On that glorious day at the farm where I showed the sheep in my last post, Mimi was asked: “Do you have any wool available?” Here is a woman on her way home with enough wool yarn for several projects–sweaters I think she’ll knit. Different breeds have different types of wool not just different colors. I think I overheard this woman discussing exactly what kind of wool she needed for a special white sweater she was going to knit.
There was roving ready for spinning or felting in one basket and a container full of balls of yarn from the farm’s sheep and dyed by Mimi. She has a stand during the fall and winter at our Farmers’ Market in Marin County on Sundays. Last week at the market she had balls of roving dyed in a wide range of colors that were being bought up by a woman who does a lot of felting.
Mimi’s assistant is balling up roving (wool from the sheep that has been cleaned and combed to be ready for spinning or felting). The balls are weighed then the price calculated. I was seduced last week at the market to buy a gorgeous ball of roving made of a mixture of grey wool. I plan to use it in felting art pieces.
In the courtyard there were two big tables with sheep pelts. The pelts were set out to dry in the sun. I wondered what the white areas were and was told it was salt to help with the drying. What a wonderful day it was with “thread-head” friends, good food, sunshine, beautiful country and sheep about to lamb! As a weaver I learned a lot, too.
Windrush Farm in Petaluma, California specializes in raising sheep for handspinners. They also have spinning classes, summer camps for kids, and “lamb days” every spring so children and parents can mingle with the baby lambs. More information on their website: Windrush Farm
Here they are grazing in the pasture on a simply gorgeous January day.
They came in for dinner and I was able to catch some photos of different breeds. Different types of sheep have differ colors and different types of fleece (wool). In this photo you can see that some have their coats just recently shorn and some haven’t been yet. Mimi said that some refused the shearing the day when the shearer came!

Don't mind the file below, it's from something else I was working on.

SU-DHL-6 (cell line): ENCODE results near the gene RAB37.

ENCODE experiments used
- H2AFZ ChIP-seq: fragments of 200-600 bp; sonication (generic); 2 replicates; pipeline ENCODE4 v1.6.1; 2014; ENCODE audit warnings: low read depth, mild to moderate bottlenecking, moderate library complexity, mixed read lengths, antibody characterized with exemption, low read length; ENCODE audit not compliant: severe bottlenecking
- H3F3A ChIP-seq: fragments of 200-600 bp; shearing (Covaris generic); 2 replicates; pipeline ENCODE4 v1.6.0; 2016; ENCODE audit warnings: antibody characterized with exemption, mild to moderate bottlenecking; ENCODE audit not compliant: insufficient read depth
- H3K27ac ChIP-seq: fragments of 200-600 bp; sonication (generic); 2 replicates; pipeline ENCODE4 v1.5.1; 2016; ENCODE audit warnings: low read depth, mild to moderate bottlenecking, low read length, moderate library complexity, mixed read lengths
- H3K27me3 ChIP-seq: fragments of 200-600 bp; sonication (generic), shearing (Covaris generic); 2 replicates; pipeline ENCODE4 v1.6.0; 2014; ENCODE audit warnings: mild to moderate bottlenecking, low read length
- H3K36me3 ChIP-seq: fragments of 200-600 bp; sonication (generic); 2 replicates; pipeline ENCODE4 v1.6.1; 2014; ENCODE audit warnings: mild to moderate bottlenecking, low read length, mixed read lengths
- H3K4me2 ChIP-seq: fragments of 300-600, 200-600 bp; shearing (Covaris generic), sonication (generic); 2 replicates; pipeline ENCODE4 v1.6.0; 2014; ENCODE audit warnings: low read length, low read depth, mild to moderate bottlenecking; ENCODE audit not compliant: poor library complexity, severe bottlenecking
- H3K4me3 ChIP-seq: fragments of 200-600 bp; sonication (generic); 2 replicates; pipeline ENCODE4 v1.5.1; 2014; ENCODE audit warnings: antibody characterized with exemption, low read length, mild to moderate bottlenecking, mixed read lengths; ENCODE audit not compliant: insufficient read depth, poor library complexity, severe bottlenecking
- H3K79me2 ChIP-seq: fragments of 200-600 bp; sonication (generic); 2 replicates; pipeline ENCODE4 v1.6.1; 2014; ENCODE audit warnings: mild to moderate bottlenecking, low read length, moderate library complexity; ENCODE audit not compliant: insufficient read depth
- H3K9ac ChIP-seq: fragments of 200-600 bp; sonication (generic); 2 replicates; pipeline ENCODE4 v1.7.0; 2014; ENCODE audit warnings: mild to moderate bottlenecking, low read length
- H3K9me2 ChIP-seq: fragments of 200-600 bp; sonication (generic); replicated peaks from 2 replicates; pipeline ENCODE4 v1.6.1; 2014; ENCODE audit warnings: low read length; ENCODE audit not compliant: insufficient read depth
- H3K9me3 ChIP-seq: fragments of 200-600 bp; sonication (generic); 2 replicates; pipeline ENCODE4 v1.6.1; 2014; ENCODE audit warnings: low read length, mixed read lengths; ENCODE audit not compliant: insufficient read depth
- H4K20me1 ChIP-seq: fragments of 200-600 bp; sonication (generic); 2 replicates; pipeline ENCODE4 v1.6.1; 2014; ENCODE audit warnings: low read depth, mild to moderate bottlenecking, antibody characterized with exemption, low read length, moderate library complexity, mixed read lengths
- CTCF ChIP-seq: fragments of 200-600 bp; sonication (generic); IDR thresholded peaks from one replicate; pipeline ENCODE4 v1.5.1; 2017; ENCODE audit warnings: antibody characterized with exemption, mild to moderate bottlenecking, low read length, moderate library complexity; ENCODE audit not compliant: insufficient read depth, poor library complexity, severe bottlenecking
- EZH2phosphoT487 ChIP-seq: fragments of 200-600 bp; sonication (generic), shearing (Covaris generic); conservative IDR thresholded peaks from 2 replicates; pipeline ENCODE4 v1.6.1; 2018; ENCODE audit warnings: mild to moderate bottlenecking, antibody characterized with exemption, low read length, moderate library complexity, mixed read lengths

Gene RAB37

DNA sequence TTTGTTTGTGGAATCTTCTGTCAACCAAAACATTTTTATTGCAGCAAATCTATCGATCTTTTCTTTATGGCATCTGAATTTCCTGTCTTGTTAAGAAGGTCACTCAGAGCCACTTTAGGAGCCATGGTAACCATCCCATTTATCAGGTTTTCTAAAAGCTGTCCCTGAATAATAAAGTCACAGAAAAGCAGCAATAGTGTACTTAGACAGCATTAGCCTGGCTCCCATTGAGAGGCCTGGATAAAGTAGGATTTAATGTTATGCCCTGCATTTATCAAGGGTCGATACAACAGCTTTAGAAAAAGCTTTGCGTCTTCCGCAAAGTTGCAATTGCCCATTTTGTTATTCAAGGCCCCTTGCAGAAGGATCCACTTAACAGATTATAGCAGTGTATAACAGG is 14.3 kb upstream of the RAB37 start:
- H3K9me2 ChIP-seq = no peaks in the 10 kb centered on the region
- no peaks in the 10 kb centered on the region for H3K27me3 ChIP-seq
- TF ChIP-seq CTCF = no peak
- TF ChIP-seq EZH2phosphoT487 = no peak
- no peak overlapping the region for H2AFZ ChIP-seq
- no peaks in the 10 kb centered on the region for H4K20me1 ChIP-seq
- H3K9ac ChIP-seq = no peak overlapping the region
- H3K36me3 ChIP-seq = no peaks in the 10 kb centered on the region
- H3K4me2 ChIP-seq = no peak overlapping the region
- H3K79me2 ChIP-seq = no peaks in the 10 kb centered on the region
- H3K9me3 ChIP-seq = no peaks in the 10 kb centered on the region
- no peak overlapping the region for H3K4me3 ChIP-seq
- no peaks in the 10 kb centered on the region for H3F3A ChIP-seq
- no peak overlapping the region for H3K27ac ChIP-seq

These ewes are about to “lamb” meaning deliver their babies any day now. You can tell because their udders are formed. Some ewes looked pretty fat but the udder is the sure sign. Whether twins or not can’t be predicted.
A couple of lamas are in with the sheep but they don’t mingle much with them. This one wandered in after all the sheep were already deep in their mangers eating. I like the ears and nose!
It’s always a treat to visit Mimi Luebbermann’s Windrush Farm in Petaluma. When I asked her if she would do a guest post for my blog she mentioned that there will be a spinning class beginning next week–October 1. Just being out in the country is special, but learning how to spin yarn from a sheep’s fleece is the icing on the cake. I think there are two sessions.
She told me about a flea market she has in the fall where people bring what they don’t want to keep in their stashes anymore and take home new stuff.
I went to her holiday sale and farm day last fall and look forward to going again.
“We have our beginning classes starting next week, Oct 1 and 2, a two part beginning to really get folks spinning. Then, on October 9, I am having a spin-in day, with spinners coming to the farm to spin and have a potluck lunch and for those folks who wish, a fiber flea market.”
There’s always a Holiday Sale at the farm: dyeing, spinning demonstrations and of course, seeing the sheep. (Lambs don’t come until the spring.) I forget when the day is to see the sheep getting sheared–but that is a really nice thing to do, too.